Mindy Kaling got to experience what many stand-up comics trying to make in New York City hopes for: she went from telling jokes on stage to joining the writers’ room for a hit TV show and having a supporting role in it at just 25 years old. Besides having plenty of iconic one-liners as Kelly Kapoor, Kaling is also responsible for writing some of The Office’s biggest episodes, including “The Dundies” and “Secret Santa.” But turns out that writing for The Office wasn’t always as pleasant as it may seem.
During a recent appearance on Good Morning America, Kaling recalled the hurtful experience of when a fellow writer—who also played a character on the show—suggested that their character should tell Kelly to lose 15 pounds. “I remember thinking ‘I’m already someone who is getting up before a call time at 6:30 a.m. to go to the gym to like, do the elliptical for 45 minutes. You know, like, this is my greatest insecurity and someone just called it out,” she said. “When that moment happened, it was so huge to me, and it was one of those things where you can’t express anger and hurt in a room like that. But I think what a lot of writers do—and, in fact, I do—is take the truth, put it in a new situation, and then have yourself react in the way that you wish you had.”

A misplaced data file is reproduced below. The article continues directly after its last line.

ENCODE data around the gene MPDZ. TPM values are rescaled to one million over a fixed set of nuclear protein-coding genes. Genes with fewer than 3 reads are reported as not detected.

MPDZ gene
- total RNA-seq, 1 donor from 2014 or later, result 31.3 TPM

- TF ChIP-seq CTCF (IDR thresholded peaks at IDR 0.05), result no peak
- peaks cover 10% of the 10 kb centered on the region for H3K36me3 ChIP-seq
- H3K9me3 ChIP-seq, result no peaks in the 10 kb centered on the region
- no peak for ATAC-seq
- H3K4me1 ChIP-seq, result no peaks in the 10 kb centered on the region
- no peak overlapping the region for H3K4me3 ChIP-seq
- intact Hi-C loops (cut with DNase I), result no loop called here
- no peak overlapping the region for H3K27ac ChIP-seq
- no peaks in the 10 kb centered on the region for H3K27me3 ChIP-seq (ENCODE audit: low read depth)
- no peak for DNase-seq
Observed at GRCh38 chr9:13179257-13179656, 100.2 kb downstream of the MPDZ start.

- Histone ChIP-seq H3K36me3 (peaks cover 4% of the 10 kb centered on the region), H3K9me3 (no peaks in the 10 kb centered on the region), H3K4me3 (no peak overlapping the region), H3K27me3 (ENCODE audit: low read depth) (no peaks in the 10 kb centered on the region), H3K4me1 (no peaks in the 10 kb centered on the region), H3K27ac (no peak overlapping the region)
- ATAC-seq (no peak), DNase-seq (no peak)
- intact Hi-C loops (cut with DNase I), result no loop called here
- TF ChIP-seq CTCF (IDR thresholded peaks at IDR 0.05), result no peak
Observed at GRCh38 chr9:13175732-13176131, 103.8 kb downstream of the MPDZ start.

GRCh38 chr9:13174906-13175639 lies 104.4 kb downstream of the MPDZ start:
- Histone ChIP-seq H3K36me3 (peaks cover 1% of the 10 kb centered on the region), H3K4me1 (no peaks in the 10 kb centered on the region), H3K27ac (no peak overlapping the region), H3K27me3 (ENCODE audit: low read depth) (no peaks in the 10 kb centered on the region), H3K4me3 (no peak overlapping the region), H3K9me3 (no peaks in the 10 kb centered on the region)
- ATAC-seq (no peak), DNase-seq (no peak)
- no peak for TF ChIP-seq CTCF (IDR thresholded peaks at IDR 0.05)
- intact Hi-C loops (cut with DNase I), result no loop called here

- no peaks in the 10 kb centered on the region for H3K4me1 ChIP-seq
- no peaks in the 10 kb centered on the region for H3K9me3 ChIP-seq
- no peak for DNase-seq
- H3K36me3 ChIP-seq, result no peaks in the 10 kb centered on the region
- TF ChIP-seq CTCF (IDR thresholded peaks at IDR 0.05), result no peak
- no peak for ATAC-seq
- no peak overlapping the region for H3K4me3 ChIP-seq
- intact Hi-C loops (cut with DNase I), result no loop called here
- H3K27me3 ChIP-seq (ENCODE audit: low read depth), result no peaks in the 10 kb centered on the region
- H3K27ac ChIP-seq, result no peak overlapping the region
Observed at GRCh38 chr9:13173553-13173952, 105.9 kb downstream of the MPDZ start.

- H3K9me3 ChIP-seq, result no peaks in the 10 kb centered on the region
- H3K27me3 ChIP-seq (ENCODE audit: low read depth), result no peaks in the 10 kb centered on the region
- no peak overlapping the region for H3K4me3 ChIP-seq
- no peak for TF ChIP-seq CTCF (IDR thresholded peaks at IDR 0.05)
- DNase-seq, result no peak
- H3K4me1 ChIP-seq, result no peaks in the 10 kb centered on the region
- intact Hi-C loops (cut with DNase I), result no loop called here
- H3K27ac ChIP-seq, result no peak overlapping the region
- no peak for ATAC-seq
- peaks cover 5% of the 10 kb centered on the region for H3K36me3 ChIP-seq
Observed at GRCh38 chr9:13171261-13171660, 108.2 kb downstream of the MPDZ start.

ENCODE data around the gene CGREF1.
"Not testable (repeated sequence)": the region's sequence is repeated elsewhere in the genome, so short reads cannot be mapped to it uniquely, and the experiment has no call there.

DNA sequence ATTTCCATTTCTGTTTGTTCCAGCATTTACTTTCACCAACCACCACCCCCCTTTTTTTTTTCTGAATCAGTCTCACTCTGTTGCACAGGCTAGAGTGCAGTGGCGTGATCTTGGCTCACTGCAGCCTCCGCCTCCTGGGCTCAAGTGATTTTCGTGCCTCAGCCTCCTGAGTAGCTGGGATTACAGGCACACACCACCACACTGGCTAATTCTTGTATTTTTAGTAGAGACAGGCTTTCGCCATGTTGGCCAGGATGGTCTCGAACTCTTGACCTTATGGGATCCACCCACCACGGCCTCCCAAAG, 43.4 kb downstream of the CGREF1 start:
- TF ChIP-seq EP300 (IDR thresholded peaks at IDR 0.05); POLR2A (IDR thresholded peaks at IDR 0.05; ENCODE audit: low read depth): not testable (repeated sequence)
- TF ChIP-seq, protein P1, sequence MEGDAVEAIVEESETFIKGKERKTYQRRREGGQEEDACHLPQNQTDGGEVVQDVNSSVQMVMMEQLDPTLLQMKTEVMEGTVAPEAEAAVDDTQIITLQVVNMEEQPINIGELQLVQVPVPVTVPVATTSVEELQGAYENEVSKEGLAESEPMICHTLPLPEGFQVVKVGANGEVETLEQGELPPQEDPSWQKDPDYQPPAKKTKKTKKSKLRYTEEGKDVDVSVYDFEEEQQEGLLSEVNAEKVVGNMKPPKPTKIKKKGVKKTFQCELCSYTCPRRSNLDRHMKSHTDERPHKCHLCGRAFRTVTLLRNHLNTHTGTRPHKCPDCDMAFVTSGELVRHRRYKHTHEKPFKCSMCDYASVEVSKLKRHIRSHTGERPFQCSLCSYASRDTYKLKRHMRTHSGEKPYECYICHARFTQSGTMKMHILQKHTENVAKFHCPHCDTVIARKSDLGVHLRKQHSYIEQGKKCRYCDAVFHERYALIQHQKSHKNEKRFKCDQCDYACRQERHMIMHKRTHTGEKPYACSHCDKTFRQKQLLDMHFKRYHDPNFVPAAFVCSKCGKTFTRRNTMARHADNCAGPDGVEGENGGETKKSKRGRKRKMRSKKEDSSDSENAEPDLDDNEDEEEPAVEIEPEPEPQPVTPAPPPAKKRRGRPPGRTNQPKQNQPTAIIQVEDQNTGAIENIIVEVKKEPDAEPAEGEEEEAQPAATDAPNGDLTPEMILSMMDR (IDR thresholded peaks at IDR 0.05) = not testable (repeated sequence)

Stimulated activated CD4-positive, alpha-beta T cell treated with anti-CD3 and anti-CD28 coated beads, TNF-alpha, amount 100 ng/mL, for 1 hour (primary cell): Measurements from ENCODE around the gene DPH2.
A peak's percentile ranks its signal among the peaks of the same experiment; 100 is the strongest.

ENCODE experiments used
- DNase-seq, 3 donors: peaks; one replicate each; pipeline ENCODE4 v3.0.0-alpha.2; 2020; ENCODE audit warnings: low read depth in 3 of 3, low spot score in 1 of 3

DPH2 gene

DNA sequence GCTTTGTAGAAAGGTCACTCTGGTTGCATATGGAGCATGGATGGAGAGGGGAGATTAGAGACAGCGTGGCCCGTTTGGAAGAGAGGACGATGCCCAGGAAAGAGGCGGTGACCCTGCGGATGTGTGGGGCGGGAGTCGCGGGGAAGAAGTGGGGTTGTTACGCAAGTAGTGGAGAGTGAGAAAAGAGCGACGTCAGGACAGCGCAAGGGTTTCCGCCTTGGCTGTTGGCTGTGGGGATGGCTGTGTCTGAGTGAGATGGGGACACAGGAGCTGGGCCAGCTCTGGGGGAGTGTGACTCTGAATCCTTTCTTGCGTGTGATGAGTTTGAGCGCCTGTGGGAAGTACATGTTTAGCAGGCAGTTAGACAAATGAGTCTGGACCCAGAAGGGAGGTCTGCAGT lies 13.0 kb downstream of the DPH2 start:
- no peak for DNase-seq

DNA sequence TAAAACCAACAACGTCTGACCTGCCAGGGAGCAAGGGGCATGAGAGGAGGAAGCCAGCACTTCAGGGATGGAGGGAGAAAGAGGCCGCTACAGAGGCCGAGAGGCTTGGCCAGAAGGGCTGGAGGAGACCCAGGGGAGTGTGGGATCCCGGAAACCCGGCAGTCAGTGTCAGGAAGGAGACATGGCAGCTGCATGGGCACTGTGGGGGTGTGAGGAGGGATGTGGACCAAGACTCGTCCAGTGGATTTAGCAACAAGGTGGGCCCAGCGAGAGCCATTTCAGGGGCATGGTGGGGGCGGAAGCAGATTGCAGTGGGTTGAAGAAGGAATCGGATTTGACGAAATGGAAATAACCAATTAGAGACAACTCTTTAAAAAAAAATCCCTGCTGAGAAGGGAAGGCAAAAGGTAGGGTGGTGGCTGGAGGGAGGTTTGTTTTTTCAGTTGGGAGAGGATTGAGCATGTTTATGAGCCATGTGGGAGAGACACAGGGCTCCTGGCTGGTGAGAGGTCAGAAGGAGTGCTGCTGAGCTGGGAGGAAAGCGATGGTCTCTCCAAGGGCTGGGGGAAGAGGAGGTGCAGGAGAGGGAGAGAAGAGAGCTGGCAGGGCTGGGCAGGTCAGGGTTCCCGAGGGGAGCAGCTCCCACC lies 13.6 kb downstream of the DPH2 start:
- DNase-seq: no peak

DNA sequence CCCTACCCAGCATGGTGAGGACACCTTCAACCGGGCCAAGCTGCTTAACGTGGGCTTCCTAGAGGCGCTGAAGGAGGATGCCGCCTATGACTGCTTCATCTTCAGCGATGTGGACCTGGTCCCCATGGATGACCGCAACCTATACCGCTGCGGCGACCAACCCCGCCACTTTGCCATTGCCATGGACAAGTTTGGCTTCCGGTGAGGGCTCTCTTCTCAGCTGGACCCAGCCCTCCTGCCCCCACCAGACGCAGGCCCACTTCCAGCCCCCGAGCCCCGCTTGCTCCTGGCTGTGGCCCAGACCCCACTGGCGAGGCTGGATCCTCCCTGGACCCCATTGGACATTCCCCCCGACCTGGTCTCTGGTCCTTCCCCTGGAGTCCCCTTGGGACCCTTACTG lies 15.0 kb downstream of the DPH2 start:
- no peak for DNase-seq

Kaling ended up using that moment in her own show, The Mindy Project. She has Chris Messina’s character Danny tell her character that she needs to lose 15 pounds and the she promptly challenges him. Kaling also points out that with The Mindy Project, she got to show viewers that average-sized women can be protagonists and be desired onscreen—something that shouldn’t feel revolutionary at this point but is still rare.
“If you were really thin, you could be the lead. Otherwise, you had to be like 250 pounds, and you had to be the slapstick comic relief,” Kaling points out. “But what was crazy, what was left out, is just like this range of people, which is like a majority of American women. People who aren’t thin fall in love and have children. You know, a lot of this country is that, and we never get to see it because we sort of underestimate our audiences, that they’re like ‘No, no, no, we must only see like the thinnest of the thin fall in love’ and that’s been the culture.”